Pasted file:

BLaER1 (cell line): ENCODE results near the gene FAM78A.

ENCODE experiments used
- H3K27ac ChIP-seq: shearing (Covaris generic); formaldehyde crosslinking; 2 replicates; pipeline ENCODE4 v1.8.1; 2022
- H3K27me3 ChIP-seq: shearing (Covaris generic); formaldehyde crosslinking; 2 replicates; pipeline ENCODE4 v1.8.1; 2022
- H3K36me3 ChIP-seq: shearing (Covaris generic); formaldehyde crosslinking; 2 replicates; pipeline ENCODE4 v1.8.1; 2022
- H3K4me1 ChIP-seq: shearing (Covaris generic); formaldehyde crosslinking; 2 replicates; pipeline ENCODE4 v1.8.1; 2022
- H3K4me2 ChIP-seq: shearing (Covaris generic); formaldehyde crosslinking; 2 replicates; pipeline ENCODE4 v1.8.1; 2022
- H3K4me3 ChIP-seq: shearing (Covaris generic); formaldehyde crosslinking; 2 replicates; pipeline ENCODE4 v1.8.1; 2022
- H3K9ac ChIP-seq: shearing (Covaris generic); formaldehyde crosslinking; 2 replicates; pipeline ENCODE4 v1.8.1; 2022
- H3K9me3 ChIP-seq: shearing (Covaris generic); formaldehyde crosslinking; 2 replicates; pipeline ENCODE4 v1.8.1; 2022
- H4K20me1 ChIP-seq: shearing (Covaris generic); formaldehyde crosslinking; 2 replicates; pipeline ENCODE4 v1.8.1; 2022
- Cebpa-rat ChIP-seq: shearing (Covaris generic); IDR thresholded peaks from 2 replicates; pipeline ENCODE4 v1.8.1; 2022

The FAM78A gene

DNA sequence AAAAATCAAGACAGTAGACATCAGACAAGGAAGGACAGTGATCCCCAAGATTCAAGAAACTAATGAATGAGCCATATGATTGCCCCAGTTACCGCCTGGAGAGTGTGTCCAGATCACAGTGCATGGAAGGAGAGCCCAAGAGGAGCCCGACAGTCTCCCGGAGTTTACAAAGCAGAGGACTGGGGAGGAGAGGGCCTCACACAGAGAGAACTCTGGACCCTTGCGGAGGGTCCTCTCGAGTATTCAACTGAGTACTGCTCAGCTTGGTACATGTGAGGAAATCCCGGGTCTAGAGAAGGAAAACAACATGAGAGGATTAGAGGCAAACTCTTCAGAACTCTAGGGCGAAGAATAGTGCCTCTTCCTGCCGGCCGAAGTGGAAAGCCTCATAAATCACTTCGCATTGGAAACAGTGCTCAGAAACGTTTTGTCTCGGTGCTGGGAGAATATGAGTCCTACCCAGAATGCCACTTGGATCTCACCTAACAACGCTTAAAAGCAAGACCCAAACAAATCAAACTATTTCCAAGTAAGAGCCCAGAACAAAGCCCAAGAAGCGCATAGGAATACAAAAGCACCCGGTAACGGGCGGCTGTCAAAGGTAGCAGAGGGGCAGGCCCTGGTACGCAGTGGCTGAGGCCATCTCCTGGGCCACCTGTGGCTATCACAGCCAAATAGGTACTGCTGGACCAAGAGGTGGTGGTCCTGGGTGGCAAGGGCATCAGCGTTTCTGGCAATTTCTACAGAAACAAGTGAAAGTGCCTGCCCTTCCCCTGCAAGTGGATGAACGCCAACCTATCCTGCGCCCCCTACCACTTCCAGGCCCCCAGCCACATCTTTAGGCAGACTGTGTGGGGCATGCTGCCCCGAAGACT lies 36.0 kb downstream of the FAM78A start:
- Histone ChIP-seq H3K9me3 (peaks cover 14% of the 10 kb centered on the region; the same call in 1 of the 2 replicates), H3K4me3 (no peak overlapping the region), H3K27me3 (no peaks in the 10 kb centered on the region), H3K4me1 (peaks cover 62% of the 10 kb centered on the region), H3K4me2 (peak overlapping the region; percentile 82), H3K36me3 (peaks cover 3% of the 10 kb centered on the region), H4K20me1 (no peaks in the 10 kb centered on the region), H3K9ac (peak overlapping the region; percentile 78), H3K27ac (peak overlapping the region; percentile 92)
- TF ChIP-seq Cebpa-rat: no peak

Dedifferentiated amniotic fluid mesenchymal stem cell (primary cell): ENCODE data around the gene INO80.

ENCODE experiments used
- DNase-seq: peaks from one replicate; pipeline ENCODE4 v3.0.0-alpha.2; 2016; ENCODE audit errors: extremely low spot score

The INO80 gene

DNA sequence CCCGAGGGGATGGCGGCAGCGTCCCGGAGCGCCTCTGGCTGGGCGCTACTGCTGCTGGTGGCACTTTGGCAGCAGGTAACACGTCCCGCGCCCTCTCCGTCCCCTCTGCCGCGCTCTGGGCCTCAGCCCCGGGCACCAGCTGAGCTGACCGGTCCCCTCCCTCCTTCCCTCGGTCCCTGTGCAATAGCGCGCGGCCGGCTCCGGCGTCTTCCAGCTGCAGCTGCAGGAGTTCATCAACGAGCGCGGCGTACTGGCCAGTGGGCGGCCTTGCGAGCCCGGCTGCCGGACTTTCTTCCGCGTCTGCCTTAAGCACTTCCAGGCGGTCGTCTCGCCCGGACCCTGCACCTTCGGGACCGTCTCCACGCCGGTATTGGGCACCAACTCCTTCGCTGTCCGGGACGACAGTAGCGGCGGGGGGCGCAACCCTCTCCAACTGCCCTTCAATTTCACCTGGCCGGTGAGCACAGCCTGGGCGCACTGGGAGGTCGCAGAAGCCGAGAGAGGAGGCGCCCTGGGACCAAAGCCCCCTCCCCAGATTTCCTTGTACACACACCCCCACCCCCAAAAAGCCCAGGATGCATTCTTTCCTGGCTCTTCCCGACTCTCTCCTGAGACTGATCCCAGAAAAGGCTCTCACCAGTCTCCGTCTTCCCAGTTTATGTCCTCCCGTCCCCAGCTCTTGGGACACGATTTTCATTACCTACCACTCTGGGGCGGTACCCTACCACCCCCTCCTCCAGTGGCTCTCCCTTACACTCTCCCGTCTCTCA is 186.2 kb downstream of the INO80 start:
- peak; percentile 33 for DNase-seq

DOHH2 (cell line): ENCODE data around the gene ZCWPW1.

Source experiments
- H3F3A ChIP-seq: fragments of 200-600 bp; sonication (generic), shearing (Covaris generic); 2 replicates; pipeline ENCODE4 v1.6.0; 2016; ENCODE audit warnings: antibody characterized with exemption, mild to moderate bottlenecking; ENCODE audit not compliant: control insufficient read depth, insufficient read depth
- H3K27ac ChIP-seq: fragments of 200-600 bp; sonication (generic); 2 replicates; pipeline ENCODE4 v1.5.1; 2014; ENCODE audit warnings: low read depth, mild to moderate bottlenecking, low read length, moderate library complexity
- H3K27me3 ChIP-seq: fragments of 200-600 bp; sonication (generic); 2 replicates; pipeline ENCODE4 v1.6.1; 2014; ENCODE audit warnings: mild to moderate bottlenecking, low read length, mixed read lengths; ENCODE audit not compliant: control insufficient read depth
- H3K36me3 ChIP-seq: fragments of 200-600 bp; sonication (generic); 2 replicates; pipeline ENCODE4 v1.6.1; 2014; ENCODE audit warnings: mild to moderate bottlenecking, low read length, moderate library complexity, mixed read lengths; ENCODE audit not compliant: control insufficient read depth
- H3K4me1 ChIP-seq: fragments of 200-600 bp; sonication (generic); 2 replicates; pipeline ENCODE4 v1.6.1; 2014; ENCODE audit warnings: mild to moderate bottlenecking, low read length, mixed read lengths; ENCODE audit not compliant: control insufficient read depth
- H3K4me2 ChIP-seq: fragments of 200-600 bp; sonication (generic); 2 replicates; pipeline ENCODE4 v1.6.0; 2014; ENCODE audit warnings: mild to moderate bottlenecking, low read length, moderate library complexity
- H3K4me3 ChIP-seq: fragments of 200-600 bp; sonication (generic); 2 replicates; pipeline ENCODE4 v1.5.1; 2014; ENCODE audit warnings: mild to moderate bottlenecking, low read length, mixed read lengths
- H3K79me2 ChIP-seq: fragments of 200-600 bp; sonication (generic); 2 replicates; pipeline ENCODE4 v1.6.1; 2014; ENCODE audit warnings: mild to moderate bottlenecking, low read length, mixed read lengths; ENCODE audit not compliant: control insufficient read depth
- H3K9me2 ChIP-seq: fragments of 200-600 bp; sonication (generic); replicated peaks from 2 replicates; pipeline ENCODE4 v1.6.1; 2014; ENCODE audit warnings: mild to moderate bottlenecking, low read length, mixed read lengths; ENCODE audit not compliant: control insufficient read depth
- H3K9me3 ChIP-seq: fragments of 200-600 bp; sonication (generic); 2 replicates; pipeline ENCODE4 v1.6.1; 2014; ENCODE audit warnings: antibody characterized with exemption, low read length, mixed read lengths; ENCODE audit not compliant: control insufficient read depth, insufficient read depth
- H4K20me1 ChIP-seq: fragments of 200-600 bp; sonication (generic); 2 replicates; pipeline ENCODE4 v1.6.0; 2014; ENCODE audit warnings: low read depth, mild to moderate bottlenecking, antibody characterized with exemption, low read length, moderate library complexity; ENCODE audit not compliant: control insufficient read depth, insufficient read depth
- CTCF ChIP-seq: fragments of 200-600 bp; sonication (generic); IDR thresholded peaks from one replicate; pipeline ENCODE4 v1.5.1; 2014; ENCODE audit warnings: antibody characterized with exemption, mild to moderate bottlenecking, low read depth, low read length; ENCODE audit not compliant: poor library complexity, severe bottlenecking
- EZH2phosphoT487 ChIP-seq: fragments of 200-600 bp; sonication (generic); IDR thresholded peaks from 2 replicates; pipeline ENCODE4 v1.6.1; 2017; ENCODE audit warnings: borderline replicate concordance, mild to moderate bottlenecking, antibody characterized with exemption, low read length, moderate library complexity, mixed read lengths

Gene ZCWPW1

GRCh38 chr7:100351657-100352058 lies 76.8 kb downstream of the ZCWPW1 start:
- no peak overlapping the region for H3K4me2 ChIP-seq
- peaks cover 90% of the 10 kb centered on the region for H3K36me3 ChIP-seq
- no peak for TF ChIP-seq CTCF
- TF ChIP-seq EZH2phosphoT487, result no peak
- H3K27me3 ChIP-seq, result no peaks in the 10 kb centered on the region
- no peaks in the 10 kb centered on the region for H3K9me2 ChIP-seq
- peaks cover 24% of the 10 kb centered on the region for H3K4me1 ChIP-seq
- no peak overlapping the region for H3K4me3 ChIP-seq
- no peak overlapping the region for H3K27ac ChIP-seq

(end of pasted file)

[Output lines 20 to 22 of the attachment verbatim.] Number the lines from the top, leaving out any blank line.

The INO80 gene

DNA sequence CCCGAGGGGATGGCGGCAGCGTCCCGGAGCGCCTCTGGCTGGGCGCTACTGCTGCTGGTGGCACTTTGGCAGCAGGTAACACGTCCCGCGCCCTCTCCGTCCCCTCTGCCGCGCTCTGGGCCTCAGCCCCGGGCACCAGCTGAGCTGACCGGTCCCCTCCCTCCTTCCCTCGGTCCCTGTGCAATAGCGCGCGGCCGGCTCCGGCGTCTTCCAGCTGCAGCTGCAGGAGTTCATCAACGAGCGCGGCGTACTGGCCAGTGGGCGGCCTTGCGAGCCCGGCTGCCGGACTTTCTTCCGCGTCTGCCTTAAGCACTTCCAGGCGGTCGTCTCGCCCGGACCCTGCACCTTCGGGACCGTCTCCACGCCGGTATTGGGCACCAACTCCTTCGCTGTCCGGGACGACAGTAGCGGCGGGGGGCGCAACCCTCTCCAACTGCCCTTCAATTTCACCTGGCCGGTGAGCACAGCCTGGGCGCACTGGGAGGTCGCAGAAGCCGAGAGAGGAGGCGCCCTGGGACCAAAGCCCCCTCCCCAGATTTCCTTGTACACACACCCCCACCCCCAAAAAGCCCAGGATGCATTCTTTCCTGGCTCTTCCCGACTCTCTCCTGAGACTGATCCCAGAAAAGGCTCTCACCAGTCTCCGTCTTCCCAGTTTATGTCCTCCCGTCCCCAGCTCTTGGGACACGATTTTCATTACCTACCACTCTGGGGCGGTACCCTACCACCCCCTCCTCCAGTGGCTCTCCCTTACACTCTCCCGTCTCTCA is 186.2 kb downstream of the INO80 start:
- peak; percentile 33 for DNase-seq